But maybe the sheriff was simply troubled by the idea of a man shooting an unarmed woman a man who then refused to answer any questions about his actions. And it couldn't have helped to hear all the stories from people in Rodeo who hated Coleman.
Either way, it would take Cochise County Judge Wallace R. Hoggatt just two months to throw the charge out. The prosecutors simply hadn't presented enough evidence for first-degree murder, he wrote. He sent the case back for the prosecutors to gather more evidence, or drop entirely.
But that didn't mean Coleman was home free or that he was ready to apologize and move on.
After Judge Hoggatt threw out the murder charge, Coleman didn't respond by thanking God that he'd been let off the hook after a relatively short ordeal.
Nor did he publicly mourn the fact that he'd killed someone, whether his actions were legally defensible or not.
He was indignant about how he'd been treated. And he was ready to pick a fight.
"I think he'd been in shock after it happened," says Randy Norrick. "And the unfortunate thing is that, immediately, he had to deal with his defense. . . . You get to the other side of it, where you get angry that you're being prosecuted, beyond what the law should be.
"I think that's really incredibly difficult to deal with," Norrick adds. "One day, you're making a lot of money. And the next day, you're in jail. And people don't realize how fast the money goes."
Coleman believed that he had been wronged. And it didn't feel like an innocent mistake.
In January 2004, he filed a letter notifying the county of his intent to sue over its "malicious prosecution." He'd spent $40,000 in legal fees, he wrote, and lost a contract with the Arizona Department of Economic Security.
He would settle, he wrote, for $1.8 million.
Then, in April, he filed a libel suit against Annette's closest friends, Colby Rawson and Linda Runion.
The suit doesn't accuse them of spreading lies to the media. (Both say they never talked to a single reporter.) Instead, the suit focuses on statements they made to the sheriff's detectives and rumors they supposedly spread around town.
Coleman never did sue the county. And his suit against Rawson and Runion ended up backfiring, badly.
He almost won on default, since Rawson and Runion were too broke to hire an attorney. But then they found Rick Gonzales. A veteran of the Tucson scene, Gonzales had represented Annette Chalker's young sons in the family's wrongful-death suit.
He had no respect for Coleman and no fear of him, either.
"I was a public defender," Gonzales says. "I knew this was not a killer. In my sense, through everything I gather in looking at this case and the people that I talked to, he was nothing more than a bully. This was a bully who's always had his mommy and daddy to cover his butt."
Once Gonzales signed on to defend the libel charges, he called Coleman for a deposition. Specifically, he wanted to ask about something that Linda Runion claimed Coleman had told her just after the murder: "I shot the fucking bitch."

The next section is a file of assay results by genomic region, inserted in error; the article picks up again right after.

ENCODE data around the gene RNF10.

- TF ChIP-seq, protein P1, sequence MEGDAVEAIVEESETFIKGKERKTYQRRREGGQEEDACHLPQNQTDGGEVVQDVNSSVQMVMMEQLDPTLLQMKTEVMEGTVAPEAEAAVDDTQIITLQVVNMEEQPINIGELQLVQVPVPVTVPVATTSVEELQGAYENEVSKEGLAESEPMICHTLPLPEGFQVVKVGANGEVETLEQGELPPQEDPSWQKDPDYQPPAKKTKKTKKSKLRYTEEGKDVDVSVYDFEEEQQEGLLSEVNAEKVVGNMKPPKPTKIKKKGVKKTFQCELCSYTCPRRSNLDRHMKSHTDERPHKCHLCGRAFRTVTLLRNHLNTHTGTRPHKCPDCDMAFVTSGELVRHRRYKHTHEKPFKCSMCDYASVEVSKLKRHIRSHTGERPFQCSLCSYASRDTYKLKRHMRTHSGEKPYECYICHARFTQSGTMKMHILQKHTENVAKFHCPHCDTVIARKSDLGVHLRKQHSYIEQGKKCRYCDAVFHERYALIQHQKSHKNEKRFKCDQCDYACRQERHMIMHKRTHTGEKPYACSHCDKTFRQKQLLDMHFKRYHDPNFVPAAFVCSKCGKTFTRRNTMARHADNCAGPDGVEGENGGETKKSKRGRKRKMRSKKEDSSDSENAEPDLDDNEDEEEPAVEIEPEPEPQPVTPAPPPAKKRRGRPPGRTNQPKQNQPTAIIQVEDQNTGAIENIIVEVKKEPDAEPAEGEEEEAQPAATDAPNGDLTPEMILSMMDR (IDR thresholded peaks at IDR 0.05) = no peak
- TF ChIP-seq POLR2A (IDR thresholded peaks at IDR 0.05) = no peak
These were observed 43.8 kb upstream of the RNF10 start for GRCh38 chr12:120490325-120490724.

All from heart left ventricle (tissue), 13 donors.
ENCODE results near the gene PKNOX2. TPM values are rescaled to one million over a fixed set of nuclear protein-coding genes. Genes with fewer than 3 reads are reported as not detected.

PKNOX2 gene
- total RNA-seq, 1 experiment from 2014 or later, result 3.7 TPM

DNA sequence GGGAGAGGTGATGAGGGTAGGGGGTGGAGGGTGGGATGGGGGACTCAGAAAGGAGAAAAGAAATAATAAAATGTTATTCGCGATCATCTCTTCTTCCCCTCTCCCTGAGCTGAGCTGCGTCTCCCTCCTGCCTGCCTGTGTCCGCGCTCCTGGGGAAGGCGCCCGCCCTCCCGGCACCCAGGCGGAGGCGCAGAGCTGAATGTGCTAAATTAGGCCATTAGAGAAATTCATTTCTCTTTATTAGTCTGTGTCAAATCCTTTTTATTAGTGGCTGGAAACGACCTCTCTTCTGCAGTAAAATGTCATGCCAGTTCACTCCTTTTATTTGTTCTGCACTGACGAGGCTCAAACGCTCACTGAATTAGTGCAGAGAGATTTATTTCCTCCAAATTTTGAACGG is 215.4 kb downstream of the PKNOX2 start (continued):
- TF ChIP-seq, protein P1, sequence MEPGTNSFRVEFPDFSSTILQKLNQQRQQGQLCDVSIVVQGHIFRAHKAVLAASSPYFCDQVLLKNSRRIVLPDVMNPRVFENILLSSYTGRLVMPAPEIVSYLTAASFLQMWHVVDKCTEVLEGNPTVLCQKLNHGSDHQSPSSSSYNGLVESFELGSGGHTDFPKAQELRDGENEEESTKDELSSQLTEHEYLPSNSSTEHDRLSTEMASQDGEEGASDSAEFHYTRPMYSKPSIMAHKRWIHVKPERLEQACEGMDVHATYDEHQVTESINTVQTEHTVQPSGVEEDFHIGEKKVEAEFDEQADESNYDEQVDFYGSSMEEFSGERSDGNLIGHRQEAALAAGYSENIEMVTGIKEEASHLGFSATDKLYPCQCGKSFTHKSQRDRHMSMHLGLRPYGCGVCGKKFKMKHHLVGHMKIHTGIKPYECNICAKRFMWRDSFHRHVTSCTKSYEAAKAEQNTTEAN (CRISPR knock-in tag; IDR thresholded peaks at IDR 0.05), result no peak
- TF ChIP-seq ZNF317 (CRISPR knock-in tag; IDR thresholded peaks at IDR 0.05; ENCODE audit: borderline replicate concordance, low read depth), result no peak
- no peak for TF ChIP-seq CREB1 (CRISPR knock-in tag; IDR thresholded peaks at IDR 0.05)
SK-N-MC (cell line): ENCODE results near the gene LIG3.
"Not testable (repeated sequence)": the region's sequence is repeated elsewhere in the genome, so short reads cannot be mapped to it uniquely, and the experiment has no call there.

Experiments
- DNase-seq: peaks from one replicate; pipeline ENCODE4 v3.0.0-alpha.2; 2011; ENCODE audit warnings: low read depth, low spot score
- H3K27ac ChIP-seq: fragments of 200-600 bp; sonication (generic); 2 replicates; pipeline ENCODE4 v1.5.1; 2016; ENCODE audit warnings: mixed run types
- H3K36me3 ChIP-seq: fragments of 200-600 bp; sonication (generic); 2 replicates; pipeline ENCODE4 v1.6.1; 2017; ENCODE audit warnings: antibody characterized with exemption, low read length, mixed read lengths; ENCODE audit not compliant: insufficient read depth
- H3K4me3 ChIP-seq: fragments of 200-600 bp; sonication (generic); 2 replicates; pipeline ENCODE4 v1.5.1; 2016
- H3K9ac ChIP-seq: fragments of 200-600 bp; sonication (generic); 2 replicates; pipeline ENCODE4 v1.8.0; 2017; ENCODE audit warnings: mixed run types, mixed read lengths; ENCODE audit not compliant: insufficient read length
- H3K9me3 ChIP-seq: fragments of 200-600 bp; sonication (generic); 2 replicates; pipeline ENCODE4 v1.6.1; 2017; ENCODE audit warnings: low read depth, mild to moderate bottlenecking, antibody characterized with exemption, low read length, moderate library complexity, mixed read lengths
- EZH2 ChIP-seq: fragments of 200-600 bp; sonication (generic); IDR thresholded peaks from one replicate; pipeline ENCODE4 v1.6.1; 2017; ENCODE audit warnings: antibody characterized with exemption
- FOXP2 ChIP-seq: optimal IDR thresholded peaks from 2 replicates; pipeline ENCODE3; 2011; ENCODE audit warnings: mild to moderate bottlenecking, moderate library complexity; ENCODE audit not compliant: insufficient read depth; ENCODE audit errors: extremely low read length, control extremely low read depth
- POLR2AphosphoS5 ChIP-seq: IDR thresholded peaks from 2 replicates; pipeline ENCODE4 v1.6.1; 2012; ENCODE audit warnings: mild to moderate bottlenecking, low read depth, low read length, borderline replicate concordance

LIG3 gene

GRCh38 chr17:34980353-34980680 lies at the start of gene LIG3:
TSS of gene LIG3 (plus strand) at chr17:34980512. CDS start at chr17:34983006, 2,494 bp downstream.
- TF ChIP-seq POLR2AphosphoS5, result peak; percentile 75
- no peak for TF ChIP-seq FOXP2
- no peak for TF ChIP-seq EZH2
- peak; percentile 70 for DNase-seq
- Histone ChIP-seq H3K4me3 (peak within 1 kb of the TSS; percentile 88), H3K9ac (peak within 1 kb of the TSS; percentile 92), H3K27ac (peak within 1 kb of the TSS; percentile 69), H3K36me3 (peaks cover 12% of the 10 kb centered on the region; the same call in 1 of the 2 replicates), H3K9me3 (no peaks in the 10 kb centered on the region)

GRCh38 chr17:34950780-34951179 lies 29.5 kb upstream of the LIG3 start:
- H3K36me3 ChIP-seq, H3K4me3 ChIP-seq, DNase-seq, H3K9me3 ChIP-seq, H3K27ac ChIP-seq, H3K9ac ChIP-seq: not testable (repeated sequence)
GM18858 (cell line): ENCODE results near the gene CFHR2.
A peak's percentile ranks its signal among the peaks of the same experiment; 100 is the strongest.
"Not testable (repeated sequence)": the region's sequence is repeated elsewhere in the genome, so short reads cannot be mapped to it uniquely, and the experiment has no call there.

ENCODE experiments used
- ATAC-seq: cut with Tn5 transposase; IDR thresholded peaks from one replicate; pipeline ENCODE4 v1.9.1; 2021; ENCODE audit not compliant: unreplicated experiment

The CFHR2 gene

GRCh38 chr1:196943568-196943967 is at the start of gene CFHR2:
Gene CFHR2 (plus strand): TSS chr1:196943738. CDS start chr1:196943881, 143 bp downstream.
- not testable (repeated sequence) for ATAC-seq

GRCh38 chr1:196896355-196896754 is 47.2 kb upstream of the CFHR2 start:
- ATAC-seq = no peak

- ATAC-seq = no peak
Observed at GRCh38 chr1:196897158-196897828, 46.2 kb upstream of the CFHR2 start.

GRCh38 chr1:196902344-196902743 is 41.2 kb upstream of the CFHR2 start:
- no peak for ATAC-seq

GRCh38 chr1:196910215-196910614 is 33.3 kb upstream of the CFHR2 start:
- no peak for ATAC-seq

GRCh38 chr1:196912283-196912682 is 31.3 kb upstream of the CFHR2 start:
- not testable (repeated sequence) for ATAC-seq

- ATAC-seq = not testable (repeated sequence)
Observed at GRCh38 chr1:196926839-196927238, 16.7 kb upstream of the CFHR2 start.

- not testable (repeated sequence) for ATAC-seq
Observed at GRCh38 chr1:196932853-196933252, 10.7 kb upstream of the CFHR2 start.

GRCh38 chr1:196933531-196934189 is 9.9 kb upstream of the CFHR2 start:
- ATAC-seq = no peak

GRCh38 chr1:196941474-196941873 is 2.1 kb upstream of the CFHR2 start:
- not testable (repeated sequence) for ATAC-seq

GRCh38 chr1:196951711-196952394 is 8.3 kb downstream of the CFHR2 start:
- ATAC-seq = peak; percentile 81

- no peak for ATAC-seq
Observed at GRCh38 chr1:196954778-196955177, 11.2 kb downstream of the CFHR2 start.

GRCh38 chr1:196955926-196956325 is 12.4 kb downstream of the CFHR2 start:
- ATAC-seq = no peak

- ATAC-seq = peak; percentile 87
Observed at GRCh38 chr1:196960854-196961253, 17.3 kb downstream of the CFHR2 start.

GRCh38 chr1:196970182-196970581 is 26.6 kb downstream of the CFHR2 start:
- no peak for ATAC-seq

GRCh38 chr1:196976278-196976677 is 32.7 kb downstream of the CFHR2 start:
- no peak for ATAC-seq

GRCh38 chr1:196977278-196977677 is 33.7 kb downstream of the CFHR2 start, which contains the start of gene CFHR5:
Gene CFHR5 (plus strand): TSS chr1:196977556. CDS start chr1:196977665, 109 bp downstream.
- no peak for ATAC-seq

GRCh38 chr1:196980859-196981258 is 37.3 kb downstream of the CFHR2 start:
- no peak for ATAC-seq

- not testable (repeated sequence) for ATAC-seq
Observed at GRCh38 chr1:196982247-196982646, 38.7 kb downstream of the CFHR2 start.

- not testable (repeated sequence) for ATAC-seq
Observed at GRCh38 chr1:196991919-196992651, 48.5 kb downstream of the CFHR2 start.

But Coleman, facing the possibility that the county would refile criminal charges, was forced to plead his Fifth Amendment right against self-incrimination.
And that made it impossible for Coleman to prove that Runion was lying or even proceed with the suit. Gonzales says the judge issued a ruling for his clients. Coleman, he says, may now be on the hook for as much as $27,000 in legal fees.
By then, though, the libel suit was the least of Coleman's worries because, to Coleman's shock, Cochise County Attorney Ed Rheinheimer was building another criminal case against him.
Rheinheimer wasn't in office at the time of the first charges. But he'd been bothered by the way the charges had been dismissed so quickly, and he assigned a young prosecutor to look into building a better case.
At first, it looked like they had something. When prosecutors asked the grand jury for a charge of second-degree homicide, the grand jury returned a more serious bill of first-degree homicide.
But that was also the same charge the judge had thrown out before. And this time, it met a similar fate.
Coleman was now represented by longtime Tucson attorney Stanton Bloom. Bloom pointed out numerous procedural errors on the prosecutor's part, most notably the fact that he continued to present evidence while one grand juror took a bathroom break.
The mistakes didn't speak to the quality of the case, but they were enough for a good defense attorney to argue that the prosecutor's case was unfairly tainted.
Sure enough, Judge Hoggatt dismissed the charges. But when Bloom begged him to throw the case out for good, Hoggatt refused. Rheinheimer could return immediately to the grand jury, if he chose.
Instead, however, the case collapsed.
Rheinheimer says he received some bad news right around the time of Hoggatt's decision. Previously, prosecutors had been convinced that Coleman fired the gun at a distance which would destroy the idea that the gun had gone off accidentally as Coleman defended himself.
But forensic testing didn't prove that point, as prosecutors had hoped. Instead, Rheinheimer says, the tests were inconclusive. The gun might well have been fired at close range.
With Gail sticking to her story, and the forensic tests inconclusive, the county attorney didn't have much.